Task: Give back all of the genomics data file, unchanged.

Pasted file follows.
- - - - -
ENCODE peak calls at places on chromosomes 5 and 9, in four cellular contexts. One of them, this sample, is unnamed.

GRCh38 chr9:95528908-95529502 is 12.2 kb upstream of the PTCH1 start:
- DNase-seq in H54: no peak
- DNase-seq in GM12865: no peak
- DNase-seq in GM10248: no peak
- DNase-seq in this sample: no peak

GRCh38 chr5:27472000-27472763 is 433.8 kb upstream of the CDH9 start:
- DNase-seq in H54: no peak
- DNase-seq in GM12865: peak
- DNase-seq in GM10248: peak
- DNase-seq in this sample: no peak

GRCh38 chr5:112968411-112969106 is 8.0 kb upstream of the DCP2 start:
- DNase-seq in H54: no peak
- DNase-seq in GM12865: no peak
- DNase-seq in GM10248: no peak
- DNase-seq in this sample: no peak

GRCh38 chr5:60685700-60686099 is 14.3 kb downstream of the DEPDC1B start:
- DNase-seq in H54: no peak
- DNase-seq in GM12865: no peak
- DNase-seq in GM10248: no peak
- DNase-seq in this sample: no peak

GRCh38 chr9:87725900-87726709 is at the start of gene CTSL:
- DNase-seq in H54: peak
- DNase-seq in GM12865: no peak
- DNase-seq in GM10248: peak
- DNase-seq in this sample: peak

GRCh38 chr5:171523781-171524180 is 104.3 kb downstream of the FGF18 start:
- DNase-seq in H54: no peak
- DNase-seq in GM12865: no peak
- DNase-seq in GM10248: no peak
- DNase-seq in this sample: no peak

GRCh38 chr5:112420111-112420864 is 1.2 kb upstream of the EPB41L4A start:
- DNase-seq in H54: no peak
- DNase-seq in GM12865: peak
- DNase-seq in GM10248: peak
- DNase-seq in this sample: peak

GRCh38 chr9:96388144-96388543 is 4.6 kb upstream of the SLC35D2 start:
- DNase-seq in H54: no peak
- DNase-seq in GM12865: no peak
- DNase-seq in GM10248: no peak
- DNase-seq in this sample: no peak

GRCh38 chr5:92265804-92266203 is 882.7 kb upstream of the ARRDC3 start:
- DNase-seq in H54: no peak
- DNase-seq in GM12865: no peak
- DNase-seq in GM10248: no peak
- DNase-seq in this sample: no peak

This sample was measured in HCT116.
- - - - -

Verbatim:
ENCODE peak calls at places on chromosomes 5 and 9, in four cellular contexts. One of them, this sample, is unnamed.

GRCh38 chr9:95528908-95529502 is 12.2 kb upstream of the PTCH1 start:
- DNase-seq in H54: no peak
- DNase-seq in GM12865: no peak
- DNase-seq in GM10248: no peak
- DNase-seq in this sample: no peak

GRCh38 chr5:27472000-27472763 is 433.8 kb upstream of the CDH9 start:
- DNase-seq in H54: no peak
- DNase-seq in GM12865: peak
- DNase-seq in GM10248: peak
- DNase-seq in this sample: no peak

GRCh38 chr5:112968411-112969106 is 8.0 kb upstream of the DCP2 start:
- DNase-seq in H54: no peak
- DNase-seq in GM12865: no peak
- DNase-seq in GM10248: no peak
- DNase-seq in this sample: no peak

GRCh38 chr5:60685700-60686099 is 14.3 kb downstream of the DEPDC1B start:
- DNase-seq in H54: no peak
- DNase-seq in GM12865: no peak
- DNase-seq in GM10248: no peak
- DNase-seq in this sample: no peak

GRCh38 chr9:87725900-87726709 is at the start of gene CTSL:
- DNase-seq in H54: peak
- DNase-seq in GM12865: no peak
- DNase-seq in GM10248: peak
- DNase-seq in this sample: peak

GRCh38 chr5:171523781-171524180 is 104.3 kb downstream of the FGF18 start:
- DNase-seq in H54: no peak
- DNase-seq in GM12865: no peak
- DNase-seq in GM10248: no peak
- DNase-seq in this sample: no peak

GRCh38 chr5:112420111-112420864 is 1.2 kb upstream of the EPB41L4A start:
- DNase-seq in H54: no peak
- DNase-seq in GM12865: peak
- DNase-seq in GM10248: peak
- DNase-seq in this sample: peak

GRCh38 chr9:96388144-96388543 is 4.6 kb upstream of the SLC35D2 start:
- DNase-seq in H54: no peak
- DNase-seq in GM12865: no peak
- DNase-seq in GM10248: no peak
- DNase-seq in this sample: no peak

GRCh38 chr5:92265804-92266203 is 882.7 kb upstream of the ARRDC3 start:
- DNase-seq in H54: no peak
- DNase-seq in GM12865: no peak
- DNase-seq in GM10248: no peak
- DNase-seq in this sample: no peak

This sample was measured in HCT116.